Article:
Colombia: social protests and possible security-related challenges

Since 21 November 2019, protests have been held throughout the country against the current government’s employment, welfare and security policies. Demonstrations mostly affect the main urban centres, including the capital Bogotá, Cali, Medellin and Cartagena and have often resulted in acts of violence, vandalism and clashes with the police (that have frequently used force to quell the protests). Although President Duque has immediately been in favour of dialogue with the protest leaders, since 26 November, the death of Dilan Cruz – a young man who had been seriously injured by a teargas canister – has given a further boost to the protest movement in the country.

In the wake of the ongoing mobilisation in the Latin American region, Colombian demonstrators are generally protesting the government’s neoliberal policies. Protesters’ demands include the cancellation of the tax reform currently being discussed by the Congress, the cancellation of the pension reform and the elimination of Esmad (the police riot control unit), accused of excessive use of violence. Protest organisers, that include trade unions and student and indigenous organisations, have called an indefinite strike following President Duque’s unwillingness to meet their demands. However, the turmoil affecting the capital Bogotá and the main urban centres of the country has pushed Duque to maintain a direct dialogue with the demonstrators, whose (uncertain) outcome could impact government stability. In the wake of the achievements of the Ecuadorian and Chilean mobilisations, protests will unlikely end in Colombia before demonstrators obtain real and tangible concessions from the government; for its part, the government, which has been in office for about a year and a half, currently has an approval rating of just 26%.

Against this backdrop, the attack which was carried out on 22 November against the police station of Santander de Quilichao was initially linked to the episodes of violence currently occurring in the country. However, subsequent investigations have confirmed the responsibility of FARC dissident groups (Revolutionary Armed Forces of Colombia), engaged in recent months in a renewed campaign of violence in Valle del Cauca region. In line with the established terrorist strategy adopted by the aforementioned criminal groups, the action targeted the local authorities in the region and caused the death of three agents.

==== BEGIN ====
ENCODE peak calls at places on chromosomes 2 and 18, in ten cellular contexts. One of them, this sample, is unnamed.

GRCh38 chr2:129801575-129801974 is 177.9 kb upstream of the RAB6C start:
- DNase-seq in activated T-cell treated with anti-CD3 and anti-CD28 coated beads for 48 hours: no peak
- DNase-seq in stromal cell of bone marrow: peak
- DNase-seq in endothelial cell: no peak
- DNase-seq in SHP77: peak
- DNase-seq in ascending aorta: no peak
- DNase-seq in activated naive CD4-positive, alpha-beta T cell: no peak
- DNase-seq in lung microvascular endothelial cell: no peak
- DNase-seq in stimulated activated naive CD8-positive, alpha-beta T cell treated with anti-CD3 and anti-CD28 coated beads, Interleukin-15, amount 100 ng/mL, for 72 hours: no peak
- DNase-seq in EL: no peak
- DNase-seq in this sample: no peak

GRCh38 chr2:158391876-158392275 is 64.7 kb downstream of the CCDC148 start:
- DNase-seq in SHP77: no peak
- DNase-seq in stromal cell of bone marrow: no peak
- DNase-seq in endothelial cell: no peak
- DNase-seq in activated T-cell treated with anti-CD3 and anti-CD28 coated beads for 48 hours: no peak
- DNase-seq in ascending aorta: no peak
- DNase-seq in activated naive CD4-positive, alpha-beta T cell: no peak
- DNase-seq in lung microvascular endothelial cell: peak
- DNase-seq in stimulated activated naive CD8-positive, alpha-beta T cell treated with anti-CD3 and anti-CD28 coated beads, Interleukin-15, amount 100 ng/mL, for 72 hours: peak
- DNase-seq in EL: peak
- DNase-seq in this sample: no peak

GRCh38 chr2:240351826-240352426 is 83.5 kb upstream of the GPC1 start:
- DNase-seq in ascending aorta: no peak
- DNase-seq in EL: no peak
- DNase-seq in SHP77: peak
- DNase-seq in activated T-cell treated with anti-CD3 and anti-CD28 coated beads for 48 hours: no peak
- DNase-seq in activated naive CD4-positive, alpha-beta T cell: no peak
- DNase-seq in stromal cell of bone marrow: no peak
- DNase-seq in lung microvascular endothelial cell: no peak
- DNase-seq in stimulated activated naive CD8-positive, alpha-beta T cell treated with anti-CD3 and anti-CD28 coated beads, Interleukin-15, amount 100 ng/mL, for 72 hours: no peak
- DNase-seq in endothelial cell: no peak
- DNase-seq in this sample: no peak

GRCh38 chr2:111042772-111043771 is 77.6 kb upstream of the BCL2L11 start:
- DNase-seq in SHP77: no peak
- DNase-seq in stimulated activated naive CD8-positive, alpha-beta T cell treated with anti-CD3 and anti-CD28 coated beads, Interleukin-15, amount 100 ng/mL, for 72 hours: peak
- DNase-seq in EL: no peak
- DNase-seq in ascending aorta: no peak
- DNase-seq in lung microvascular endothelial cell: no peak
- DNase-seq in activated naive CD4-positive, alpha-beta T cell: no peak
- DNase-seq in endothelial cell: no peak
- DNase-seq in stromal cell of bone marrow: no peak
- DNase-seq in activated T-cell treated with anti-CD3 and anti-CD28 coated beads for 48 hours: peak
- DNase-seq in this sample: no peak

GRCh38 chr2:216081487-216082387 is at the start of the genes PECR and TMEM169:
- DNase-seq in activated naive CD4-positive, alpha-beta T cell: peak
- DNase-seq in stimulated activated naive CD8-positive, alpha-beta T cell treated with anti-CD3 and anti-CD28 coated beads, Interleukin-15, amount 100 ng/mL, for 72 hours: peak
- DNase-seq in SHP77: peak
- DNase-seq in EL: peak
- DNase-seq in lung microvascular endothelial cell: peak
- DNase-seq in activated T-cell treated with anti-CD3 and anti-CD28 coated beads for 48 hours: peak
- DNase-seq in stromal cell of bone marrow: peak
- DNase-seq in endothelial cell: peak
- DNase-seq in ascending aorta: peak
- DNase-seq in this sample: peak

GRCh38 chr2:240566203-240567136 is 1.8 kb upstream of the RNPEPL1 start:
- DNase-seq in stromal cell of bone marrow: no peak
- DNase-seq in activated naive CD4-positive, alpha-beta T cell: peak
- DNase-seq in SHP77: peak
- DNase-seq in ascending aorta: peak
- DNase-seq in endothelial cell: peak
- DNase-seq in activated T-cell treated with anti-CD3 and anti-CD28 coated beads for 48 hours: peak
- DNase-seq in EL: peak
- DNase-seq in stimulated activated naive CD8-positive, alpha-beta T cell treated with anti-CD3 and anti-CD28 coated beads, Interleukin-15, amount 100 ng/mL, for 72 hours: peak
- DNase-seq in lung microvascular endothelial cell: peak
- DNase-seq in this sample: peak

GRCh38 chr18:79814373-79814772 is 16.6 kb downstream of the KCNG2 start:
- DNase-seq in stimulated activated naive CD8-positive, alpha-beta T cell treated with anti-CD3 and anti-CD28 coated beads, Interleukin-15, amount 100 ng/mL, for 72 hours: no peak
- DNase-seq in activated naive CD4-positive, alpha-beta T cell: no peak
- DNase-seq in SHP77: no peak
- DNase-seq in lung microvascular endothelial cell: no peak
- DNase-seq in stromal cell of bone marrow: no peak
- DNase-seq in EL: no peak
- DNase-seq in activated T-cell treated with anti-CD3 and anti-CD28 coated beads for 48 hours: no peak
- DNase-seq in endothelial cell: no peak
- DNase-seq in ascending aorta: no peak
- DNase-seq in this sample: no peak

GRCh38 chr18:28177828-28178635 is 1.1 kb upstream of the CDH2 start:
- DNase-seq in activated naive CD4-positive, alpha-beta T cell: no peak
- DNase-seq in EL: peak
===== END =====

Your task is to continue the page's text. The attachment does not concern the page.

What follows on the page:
Specifically, the raid was carried out by launching four explosive devices from a truck specially equipped to carry out the action and it was attributed by the Colombian authorities to the dissidents of the “Columna Móvil Dagoberto Ramos”, part of the “New 6th Front”, particularly active in the northern area of Valle del Cauca Department. The criminal organisation, which can count on about 120 units and whose leader is Fernando Israel Méndez alias “el Indio”, controls coca and marijuana plantations in the area, focusing mainly to drug trafficking and illegal mining. Their power in the northern region of the department is shared with the dissidents of the “Columna Móvil Jaime Martínez”, led by Leider Johani Noscue aka “Mayimbú”, with which it shares the management of the so-called Marijuana Triángulo de Oro, located in the area of Miranda, Caloto and Toribío.

The two groups are allegedly responsible for the recent six murders that have shaken Valle del Cauca department since 1 September, including the murder of Karina García Sierra, candidate as mayor for the liberal party in the town of Suárez. After the episode, attacks are on the rise, in particular against the indigenous leaders of the region who, through the self-defence body “Guardia Indigena”, defend the territories inhabited by their communities from gangs dedicated to drug trafficking. Among the most relevant events, it is highlighted that of 29 October, which took place in Tacueóó di Toribío reserve. The attack resulted in the death of five indigenous guards including Cristina Bautista, governor of the reserve. Forty-eight hours later a new deadly assault occurred in Corinth, against a team of four topographers engaged in a report in the area.

In response to the violence, Duque has added 2,500 more security forces to the 8,000 already deployed in the region. However, the indigenous communities have criticised this decision and instead stress the need for structural reforms.